Your perceived lack of control during delivery may extend to the birthing position your doctor wants you to be in. The standard position is the recumbent posture, in which you lie on your back with your bed elevated to a 45-degree angle. According to information shared by the National Institutes of Health, however, there are a number of alternative positions that you can be in during labor, including: 

  • Upright: Standing by yourself, or supported by your spouse (or partner)
  • Squatting: Sitting in crouched position during contractions
  • Sitting: Sitting upright on a bed, chair or ball
  • Kneeling: Kneeling on all fours and supporting your weight with your arms

Detailing the Glasgow Coma Scale

The families and friends of those who suffer traumatic brain injuries in San Bernardino will often immediately assume the worst when considering their loved one's prognosis. When one learns that another has suffered a TBI, their default expectation may be that person will be in a persistent vegetative state for the rest of their lives (and thus dependent on around-the-clock care). While the aftereffects of a TBI can linger (indeed, according to the American Association of Neurological Surgeons, 5.3 million Americans are currently dealing with a TBI-related disability), many injury victims can make a full to partial recovery.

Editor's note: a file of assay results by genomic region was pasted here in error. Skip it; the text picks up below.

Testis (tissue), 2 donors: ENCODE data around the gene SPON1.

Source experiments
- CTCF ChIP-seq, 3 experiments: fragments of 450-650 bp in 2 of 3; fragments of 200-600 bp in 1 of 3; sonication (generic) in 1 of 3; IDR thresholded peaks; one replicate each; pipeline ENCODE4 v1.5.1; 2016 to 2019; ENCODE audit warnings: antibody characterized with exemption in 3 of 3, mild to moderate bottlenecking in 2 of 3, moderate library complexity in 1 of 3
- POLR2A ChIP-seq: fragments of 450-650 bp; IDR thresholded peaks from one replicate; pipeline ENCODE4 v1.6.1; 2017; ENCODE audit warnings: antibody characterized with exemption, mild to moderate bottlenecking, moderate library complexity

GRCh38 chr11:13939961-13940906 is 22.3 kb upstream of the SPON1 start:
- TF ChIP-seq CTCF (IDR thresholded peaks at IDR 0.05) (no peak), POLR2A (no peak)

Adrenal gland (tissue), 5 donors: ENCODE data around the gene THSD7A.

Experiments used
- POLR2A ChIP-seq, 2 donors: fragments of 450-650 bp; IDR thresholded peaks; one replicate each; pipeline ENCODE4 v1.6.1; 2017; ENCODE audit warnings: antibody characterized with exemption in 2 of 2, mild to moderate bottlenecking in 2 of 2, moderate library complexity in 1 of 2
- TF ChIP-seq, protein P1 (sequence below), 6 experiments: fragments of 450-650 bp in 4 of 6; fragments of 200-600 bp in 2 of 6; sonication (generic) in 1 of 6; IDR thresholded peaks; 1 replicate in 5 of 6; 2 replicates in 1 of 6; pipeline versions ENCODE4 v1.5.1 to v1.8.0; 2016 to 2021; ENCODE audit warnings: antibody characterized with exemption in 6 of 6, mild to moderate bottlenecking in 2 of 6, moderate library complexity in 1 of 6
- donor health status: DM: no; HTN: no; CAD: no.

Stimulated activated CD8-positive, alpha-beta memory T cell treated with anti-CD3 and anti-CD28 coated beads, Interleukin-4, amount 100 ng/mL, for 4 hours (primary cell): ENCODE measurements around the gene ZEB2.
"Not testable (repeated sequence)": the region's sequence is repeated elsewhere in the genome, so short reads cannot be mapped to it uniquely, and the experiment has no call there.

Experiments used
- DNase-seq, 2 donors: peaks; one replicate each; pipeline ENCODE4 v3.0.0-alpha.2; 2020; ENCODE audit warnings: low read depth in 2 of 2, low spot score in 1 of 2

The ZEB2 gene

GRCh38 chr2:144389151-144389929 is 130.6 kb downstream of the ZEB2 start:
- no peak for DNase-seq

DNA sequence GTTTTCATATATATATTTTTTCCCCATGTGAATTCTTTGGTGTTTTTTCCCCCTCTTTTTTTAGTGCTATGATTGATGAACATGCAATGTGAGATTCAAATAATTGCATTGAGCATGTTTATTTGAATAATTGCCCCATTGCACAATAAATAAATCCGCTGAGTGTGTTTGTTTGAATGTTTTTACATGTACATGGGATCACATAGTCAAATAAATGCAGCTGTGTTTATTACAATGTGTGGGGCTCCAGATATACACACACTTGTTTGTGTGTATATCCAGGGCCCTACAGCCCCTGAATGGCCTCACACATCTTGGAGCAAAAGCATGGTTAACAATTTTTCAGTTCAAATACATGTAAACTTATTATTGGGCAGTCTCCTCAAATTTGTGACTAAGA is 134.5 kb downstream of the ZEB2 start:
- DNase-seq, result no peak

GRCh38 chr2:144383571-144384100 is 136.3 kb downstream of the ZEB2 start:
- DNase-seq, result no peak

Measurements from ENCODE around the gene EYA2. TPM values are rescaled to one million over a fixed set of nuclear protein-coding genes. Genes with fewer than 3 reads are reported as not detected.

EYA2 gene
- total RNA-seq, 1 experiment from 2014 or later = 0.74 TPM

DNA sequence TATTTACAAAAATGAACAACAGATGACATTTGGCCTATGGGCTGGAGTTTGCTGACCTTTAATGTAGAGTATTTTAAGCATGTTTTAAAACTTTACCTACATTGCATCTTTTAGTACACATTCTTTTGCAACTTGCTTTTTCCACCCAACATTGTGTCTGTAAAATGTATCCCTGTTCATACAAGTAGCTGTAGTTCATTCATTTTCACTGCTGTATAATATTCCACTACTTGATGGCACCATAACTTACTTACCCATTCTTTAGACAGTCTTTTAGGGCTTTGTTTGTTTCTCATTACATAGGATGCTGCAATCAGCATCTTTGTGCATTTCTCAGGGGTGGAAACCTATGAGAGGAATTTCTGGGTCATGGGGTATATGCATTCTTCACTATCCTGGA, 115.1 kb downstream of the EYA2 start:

How is one to know the likelihood that a TBI victim will indeed recover? Clinicians can make such an estimation in the immediate aftermath of an injury using the Glasgow Coma Scale. The is a clinical observation test that is used to determine the extent of a TBI. Per the Centers for Disease Control and Prevention, the Glasgow Coma Scale requires observations be made of the following three elements: 

  • Motor skills
  • Speech
  • Eye-opening